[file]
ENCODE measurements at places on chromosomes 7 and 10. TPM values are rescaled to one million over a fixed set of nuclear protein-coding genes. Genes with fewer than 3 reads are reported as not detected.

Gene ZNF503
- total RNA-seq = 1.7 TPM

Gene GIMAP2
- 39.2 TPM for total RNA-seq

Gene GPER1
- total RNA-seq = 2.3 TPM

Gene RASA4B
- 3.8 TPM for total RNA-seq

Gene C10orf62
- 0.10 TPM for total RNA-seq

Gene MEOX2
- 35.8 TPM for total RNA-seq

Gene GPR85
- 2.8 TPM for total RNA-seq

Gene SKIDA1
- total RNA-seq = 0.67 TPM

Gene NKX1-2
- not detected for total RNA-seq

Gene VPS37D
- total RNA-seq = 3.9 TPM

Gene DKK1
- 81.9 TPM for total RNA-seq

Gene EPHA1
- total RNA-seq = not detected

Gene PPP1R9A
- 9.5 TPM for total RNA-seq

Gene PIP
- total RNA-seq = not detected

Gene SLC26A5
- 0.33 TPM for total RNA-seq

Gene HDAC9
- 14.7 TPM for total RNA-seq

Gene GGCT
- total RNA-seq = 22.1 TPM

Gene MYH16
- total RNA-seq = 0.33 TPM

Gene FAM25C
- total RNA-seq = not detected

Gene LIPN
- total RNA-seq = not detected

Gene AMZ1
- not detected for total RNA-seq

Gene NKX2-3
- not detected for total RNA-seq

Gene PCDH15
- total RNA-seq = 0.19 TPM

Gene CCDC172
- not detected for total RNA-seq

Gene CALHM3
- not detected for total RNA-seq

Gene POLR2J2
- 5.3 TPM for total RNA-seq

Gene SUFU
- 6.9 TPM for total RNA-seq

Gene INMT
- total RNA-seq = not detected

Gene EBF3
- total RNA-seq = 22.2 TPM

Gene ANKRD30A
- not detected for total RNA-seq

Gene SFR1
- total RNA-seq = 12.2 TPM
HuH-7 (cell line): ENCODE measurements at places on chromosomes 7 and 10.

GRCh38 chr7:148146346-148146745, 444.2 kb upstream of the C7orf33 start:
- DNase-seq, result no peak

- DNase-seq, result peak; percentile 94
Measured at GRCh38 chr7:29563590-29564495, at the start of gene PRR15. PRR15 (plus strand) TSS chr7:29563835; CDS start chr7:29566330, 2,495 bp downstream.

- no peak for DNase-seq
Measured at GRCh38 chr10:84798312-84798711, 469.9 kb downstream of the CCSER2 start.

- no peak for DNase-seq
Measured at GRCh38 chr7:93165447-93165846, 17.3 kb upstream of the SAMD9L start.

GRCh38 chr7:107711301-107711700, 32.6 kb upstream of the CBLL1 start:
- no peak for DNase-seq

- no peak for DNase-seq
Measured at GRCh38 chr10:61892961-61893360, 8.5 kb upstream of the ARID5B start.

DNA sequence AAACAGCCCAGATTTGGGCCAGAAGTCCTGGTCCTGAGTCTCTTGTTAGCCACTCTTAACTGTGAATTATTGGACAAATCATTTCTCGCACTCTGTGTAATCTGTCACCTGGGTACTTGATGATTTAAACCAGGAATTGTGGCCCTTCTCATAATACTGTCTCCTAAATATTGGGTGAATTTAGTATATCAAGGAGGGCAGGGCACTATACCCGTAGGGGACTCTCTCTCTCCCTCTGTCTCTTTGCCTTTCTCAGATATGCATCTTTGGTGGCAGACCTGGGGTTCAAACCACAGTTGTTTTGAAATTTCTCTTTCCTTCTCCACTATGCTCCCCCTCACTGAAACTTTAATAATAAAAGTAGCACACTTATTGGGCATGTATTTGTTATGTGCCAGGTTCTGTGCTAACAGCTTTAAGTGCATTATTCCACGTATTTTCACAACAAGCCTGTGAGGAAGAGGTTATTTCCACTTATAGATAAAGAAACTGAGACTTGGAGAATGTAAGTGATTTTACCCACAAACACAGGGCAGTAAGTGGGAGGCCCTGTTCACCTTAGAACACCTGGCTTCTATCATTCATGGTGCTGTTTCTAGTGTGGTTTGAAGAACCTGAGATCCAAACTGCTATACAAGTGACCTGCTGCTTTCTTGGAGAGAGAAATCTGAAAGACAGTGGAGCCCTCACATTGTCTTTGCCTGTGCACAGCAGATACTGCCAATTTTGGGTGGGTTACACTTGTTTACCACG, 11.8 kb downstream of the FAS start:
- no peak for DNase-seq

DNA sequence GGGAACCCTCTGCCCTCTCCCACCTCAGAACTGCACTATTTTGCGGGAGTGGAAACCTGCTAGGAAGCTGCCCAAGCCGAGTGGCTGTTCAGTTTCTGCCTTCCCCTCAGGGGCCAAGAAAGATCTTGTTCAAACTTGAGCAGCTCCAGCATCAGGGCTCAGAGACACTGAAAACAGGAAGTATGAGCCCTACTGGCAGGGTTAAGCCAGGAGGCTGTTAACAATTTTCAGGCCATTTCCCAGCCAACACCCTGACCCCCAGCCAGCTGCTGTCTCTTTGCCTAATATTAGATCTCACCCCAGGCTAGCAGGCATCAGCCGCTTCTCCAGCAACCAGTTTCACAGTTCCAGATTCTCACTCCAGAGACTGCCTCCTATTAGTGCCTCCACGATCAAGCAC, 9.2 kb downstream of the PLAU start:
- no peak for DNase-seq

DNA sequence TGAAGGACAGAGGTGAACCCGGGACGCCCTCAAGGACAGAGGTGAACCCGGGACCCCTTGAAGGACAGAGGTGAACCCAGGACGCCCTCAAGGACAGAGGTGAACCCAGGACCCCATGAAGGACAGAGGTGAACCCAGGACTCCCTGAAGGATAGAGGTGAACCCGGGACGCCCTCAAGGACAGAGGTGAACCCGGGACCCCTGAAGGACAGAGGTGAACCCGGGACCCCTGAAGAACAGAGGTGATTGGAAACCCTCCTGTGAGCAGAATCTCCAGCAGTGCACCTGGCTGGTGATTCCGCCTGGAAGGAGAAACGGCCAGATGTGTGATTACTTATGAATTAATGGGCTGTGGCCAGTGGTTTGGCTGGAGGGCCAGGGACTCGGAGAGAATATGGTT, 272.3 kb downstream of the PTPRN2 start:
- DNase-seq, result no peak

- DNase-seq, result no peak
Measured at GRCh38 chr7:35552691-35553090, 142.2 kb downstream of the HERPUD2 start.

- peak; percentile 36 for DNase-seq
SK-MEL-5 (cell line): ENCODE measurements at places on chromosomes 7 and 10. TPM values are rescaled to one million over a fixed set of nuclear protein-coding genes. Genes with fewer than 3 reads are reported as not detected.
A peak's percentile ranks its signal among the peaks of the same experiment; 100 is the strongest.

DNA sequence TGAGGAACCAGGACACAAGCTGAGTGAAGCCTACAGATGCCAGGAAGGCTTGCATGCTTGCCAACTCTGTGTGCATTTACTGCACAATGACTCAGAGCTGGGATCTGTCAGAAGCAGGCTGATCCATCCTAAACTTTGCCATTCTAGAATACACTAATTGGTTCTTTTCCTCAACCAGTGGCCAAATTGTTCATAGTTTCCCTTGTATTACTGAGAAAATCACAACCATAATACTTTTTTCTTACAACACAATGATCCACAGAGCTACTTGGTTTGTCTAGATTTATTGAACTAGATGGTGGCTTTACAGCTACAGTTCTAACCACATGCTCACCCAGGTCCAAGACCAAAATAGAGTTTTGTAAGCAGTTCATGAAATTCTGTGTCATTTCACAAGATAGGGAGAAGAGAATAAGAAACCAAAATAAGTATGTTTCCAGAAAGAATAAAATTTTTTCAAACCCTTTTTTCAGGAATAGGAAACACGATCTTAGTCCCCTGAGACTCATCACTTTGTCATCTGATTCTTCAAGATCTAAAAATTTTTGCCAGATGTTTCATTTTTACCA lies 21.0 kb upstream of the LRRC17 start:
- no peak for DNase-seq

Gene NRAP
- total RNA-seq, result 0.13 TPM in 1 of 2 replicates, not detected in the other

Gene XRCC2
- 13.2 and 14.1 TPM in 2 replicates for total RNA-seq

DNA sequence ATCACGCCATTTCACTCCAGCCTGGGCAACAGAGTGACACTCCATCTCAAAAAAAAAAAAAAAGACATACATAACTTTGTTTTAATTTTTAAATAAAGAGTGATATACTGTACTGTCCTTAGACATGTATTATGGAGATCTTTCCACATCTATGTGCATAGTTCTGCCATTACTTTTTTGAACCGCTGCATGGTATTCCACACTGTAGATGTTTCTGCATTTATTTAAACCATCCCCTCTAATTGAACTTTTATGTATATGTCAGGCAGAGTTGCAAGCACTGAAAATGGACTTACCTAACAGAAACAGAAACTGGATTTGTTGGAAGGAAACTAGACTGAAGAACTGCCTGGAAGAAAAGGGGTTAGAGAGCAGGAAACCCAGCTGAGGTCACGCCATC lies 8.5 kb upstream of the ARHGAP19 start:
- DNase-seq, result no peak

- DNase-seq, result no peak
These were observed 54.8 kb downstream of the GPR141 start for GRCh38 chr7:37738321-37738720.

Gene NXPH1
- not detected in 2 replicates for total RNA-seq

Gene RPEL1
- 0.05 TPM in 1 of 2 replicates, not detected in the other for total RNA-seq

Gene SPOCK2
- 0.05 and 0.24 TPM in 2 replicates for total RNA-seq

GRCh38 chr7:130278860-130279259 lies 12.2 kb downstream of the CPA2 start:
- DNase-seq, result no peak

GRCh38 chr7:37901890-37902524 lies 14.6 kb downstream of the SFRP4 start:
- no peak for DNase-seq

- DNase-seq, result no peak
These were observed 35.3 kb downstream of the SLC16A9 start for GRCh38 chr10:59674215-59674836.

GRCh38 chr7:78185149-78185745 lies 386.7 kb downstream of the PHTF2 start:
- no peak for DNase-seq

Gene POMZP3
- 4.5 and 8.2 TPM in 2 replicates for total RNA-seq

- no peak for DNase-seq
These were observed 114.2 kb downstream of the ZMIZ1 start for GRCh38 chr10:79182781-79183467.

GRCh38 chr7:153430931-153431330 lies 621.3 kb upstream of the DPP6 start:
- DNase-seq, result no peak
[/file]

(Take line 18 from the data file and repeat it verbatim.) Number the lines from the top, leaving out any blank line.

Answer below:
Gene NKX1-2